Ends on

We cannot overlook the importance of wild country as a source of inspiration, to which we give expression in writing, in poetry, drawing and painting, in mountaineering, or in just being there. — Olaus Murie

About the Fellowship
The Pattie Layser Greater Yellowstone Creative Writing and Journalism Fellowship is supported with generous funding from The Pattie and Earle Layser Memorial Fund. Open to writers and journalists, this fellowship seeks to intersect science, education, current events, and conservation to effectively communicate the Greater Yellowstone’s natural history and singular importance to society through creative and exceptional writing and subject communication.  

This annual prestigious fellowship of $3,500 will be awarded to a creative writer (poetry, fiction, nonfiction), or those in the field of journalism (writer, photojournalist, videographer, documentary filmmaker, online or print media) who demonstrate serious inquiry and dedication to the Greater Yellowstone region through their work.  Established and recognized authors are being sought, but emerging and mid-career writers are also encouraged to apply.

In addition, the fellowship recipient may elect to also receive a one to two week housing residency at one of the prearranged different locations within the Greater Yellowstone region, including, but not limited to, for example, the AMK Ranch, National Elk Refuge, or Taft-Nickolson Center. Such residency will be based on availability and will be negotiated with the fellowship recipient.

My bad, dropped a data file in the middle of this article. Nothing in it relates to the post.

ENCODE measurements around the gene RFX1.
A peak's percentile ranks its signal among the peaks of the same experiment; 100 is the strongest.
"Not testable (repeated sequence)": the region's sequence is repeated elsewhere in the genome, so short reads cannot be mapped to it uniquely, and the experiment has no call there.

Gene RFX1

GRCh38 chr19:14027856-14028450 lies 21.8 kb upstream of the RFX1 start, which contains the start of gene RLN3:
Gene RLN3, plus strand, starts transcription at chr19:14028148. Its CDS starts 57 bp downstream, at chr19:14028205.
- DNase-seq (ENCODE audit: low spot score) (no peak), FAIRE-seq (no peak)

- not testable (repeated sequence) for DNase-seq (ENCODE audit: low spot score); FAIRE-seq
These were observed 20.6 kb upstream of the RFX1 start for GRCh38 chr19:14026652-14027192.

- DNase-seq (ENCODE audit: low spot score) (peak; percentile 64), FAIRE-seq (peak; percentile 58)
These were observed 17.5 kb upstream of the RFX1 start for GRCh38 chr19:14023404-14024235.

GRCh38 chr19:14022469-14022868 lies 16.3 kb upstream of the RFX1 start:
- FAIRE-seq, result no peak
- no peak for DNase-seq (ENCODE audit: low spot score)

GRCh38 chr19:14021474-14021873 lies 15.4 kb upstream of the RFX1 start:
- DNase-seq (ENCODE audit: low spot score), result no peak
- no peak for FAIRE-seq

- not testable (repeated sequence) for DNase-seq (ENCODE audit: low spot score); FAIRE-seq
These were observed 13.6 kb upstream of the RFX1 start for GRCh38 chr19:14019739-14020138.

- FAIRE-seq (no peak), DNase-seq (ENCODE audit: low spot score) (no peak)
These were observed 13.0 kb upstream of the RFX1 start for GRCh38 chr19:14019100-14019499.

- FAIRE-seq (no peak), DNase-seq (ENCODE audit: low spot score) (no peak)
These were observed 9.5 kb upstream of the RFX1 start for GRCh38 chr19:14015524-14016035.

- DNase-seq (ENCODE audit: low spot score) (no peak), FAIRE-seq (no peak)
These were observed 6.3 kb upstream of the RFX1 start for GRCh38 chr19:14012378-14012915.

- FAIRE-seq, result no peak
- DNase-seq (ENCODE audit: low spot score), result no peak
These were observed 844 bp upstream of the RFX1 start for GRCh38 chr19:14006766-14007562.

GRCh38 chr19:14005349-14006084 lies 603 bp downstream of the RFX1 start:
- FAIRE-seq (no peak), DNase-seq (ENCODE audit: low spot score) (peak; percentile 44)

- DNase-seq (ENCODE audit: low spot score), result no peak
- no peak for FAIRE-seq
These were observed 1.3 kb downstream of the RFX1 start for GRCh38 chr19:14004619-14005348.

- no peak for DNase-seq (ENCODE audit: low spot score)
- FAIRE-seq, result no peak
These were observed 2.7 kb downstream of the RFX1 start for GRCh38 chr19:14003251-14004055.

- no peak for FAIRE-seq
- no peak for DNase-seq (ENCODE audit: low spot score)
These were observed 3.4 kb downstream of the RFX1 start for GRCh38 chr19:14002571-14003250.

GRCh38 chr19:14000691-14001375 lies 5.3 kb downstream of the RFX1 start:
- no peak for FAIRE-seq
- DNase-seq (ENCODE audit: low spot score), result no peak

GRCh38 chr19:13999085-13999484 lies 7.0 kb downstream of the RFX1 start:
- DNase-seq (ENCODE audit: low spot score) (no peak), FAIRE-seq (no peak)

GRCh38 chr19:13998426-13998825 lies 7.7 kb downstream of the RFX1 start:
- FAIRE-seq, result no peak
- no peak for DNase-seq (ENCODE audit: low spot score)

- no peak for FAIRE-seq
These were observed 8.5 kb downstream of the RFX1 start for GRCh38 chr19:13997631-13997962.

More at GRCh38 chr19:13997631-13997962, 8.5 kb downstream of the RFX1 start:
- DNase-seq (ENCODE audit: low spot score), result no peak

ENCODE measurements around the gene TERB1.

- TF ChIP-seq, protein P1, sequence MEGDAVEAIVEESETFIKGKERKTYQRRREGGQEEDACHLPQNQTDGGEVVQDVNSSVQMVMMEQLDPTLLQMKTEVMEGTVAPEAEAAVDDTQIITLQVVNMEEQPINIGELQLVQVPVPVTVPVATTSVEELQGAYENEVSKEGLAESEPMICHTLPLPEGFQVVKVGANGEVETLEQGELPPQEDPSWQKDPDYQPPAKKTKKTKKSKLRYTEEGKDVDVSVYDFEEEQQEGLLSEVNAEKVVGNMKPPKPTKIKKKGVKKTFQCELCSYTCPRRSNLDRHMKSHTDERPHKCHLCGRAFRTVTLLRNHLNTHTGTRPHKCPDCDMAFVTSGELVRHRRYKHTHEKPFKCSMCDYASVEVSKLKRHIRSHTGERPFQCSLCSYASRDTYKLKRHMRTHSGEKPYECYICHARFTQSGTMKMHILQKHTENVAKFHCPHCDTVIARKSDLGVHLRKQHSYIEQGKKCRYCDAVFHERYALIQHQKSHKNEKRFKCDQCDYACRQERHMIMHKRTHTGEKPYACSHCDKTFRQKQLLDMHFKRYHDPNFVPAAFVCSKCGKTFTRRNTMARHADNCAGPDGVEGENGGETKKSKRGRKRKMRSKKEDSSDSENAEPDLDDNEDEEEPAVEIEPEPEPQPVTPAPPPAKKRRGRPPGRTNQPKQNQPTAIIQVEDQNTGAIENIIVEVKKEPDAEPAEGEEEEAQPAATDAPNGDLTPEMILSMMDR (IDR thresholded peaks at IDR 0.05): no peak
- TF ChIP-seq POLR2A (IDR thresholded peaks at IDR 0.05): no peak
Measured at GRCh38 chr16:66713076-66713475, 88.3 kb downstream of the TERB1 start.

1. Showcase writing and/or communication informed by an empathetic and knowledgeable relationship with the natural world; 
  2. Contribute to the understanding of the uniqueness of the Greater Yellowstone’s wild places and their intersection with and importance to our contemporary culture and world view; 
  3. Communicate the importance and value for finding common ground solutions for potential and critical ecological issues within the Greater Yellowstone region;
  4. Demonstrate a potential to effectively meld science, conservation, natural history, aesthetics, and art in a nontechnical manner, communicating significantly, eloquently, and convincingly, about the importance of nature, the natural world, wildlife and wild places, and the value of open spaces and public lands, within the Greater Yellowstone, and as a result, also for Wyoming and society in general.    


  • This is a national fellowship open to U.S. citizens or legal residents.
  • Must be at least 18 years of age at time of application.
  • Must be a U.S. citizen or have legal resident status (proof of U.S. citizenship and/or resident status may be required).
  • May not be affiliated with the Wyoming Arts Council either as a board member or staff member, including their families, whether full-time, part-time or contractual.
  • May not be an employee of the Wyoming Department of State Parks and Cultural Resources.